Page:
About 66% of all Nigerian households could have access to clean cooking by 2030 should the country pursue an ambitious clean cooking plan as part of its commitment to the Paris Agreement. Considering a population estimate of 263 million in 2030, 174 million Nigerians could benefit from improved mode...n cooking energy such as LPG, electricity, improved cookstoves and other clean biomass energy forms. This is one of the key messages from four recently released studies by the International Centre for Energy, Environment & Development (ICEED).
Today, only one in ten families in Nigeria cooks with LPG or electricity. Cooking with firewood or charcoal lead to serious health problems such as acute lower respiratory infection in children. It causes chronic obstructive pulmonary disease, heart disease and lung cancer. According to the studies, smoke from the kitchen in Nigeria lead to 78,000 premature deaths and about 55 million metric tons of carbon dioxide equivalents are emitted from the same sources. These linkages create great opportunities to design mitigation measures that address both climate change and reduce the health hazards from cooking.
According to Ewah Eleri, the Executive Director of the ICEED, "the studies reveal that Nigeria has a unique opportunity to solve some of the insidious energy problems facing the poor, improve family health and raise Nigeria's ambition in reducing emissions of greenhouse gases that cause climate change".
In her research paper, Temilade Sesan analysed the political economy of clean cooking in Nigeria. According to her, "the state needs to mediate between investors expectations of energy markets and the economic realities of poor households". As a result of grinding poverty, even in the most ambitious scenario, Nigeria is unlikely to meet universal access to clean cooking by 2030. In her own paper on the business value chain, Maria Yetano Roche concluded that the "business ecosystem of clean cooking remain weak, and as a result, Nigeria is likely to fall short of its national clean cooking targets".
A key message of the research papers is that Nigeria needs clear, coherent and consistent policy and institutional leadership. According to one of the authors, Precious Onuvae, "Nigeria requires an institutional home and unified leadership for clean cooking". She points out that the responsibility for clean cooking is shared by a myriad of agencies of the federal government. Moreover, states and local governments do not have local level plans and agencies to address these issues. One of the authors, Adeola Ijeoma Eleri concluded that "attitudinal change in favour of cleaner energy forms is a public good that requires investment by government and donors".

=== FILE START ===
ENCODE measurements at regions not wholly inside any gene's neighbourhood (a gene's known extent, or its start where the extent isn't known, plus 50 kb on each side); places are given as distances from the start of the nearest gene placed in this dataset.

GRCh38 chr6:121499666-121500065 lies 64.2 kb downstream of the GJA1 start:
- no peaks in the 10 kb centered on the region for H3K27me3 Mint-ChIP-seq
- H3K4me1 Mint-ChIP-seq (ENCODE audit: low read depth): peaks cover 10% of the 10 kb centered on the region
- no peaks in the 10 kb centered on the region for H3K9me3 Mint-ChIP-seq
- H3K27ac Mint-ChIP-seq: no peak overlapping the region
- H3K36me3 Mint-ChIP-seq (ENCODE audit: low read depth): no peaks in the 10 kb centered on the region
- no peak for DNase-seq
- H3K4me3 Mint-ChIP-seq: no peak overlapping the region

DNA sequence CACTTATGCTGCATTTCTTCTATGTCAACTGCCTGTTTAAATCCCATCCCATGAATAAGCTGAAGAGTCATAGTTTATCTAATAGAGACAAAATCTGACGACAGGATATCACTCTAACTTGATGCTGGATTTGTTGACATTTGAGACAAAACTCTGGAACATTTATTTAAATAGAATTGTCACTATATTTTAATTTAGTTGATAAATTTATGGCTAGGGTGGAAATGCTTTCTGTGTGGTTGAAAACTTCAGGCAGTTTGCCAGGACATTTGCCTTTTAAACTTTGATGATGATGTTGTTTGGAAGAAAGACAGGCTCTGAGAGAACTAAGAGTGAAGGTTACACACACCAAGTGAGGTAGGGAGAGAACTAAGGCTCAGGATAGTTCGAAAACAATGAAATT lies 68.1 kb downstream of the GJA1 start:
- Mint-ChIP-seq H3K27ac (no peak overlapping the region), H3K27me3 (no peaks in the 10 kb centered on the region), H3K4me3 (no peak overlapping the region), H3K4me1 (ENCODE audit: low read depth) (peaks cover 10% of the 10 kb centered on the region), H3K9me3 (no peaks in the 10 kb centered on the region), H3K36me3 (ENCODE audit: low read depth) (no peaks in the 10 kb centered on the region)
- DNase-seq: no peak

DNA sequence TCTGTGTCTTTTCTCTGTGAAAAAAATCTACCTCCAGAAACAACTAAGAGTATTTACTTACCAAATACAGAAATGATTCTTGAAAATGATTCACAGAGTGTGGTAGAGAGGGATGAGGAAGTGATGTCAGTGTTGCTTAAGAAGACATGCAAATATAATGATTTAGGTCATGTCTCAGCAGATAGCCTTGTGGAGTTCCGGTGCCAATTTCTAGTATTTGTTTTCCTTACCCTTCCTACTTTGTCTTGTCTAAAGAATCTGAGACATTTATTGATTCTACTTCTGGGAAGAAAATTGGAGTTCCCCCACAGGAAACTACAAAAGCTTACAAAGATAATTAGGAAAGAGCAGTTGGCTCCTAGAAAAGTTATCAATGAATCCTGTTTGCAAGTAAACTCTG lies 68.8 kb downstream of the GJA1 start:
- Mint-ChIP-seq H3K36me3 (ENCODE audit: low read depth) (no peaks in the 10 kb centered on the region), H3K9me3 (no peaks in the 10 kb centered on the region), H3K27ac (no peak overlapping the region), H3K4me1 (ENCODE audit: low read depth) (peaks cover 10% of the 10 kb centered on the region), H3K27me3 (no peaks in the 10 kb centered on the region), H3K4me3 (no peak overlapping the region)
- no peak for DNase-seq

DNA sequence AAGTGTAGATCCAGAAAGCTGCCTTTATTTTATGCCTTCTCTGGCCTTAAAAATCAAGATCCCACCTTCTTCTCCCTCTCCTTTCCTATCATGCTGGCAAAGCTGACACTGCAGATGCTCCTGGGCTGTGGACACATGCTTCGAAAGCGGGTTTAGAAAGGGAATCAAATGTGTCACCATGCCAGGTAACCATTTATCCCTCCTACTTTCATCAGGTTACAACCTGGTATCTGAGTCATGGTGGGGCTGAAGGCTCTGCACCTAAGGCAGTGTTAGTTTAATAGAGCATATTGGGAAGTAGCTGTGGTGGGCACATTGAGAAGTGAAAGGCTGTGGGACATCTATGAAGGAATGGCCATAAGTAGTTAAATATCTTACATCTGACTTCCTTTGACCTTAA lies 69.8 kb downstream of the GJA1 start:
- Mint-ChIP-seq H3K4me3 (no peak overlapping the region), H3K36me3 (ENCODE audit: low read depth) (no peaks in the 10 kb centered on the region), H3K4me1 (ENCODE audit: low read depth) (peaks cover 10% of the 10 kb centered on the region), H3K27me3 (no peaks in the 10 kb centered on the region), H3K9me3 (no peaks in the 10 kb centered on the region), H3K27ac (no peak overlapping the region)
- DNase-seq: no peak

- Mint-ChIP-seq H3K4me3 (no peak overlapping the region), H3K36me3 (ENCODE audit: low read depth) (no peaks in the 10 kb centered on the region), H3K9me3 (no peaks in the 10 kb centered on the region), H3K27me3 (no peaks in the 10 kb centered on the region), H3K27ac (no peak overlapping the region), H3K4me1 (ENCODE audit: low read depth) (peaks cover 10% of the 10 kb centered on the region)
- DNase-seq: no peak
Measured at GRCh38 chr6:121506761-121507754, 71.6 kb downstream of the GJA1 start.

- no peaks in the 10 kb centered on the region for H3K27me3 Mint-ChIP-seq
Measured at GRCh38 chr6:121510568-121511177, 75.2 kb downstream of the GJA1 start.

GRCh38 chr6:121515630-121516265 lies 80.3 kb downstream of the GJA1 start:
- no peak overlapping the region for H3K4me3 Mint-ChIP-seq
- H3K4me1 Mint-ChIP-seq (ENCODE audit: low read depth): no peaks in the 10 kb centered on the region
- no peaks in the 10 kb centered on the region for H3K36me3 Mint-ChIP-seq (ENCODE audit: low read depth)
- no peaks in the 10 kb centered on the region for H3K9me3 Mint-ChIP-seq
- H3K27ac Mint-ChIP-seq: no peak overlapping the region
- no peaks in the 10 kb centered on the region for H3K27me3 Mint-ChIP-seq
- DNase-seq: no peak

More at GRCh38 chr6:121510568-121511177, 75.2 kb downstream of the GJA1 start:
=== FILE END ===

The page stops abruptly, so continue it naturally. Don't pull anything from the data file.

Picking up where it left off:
While the authors identified barriers such as the deepening poverty, lack of influential actors' interests in delivering pro-poor rural clean energy reforms, weak business ecosystem and weak institutional frameworks, it also highlighted the opportunities that climate finance can bring in expanding access. This calls for strong international partnerships.
The four papers authored by four leading female researchers are a result of a unique partnership between ICEED and the Heinrich Boell Foundation (HBF). According to Jochen Luckscheiter, the Nigerian Country Director of the Foundation, 'Clean-cooking in Nigeria must become a political, economic, and environmental priority, supported by informed policies and backed by targeted investments. The research pulled together by ICEED provides the necessary knowledge and evidence base to guide this process.'
For more information, please contact: Precious Onuvae at firstname.lastname@example.org, Tel: 08063361065.
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The International Centre for Energy, Environment and Development Foundation is committed to the goal of poverty eradication. We deliver this commitment by providing the evidence base for reforms and political influence that shape the poor's energy and climate security. ICEED has over the years of its establishment become Nigeria's leading centre on energy access and climate change. Together with some of the world's foremost resource centres, we have brought market development expertise, capacity building, project implementation and behaviour communication to Nigeria. ICEED has led some of the most important clean energy and climate change activities including the development and promotion of the Bill to Establish the National Climate Change Commission; leading the development of the Greenhouse Gas Emission Inventory for Nigeria and writing the Federal Government of Nigeria's Renewable Energy Master Plan. Our key expertise is in policy reform and market development for expanding access to clean energy.
While ICEED provides the evidence base and advocacy for policy change on clean energy and climate change, the Centre is solidly on the ground changing lives through projects in communities around the country. ICEED has clean energy footprints in communities in over half of the states of the Nigerian federation.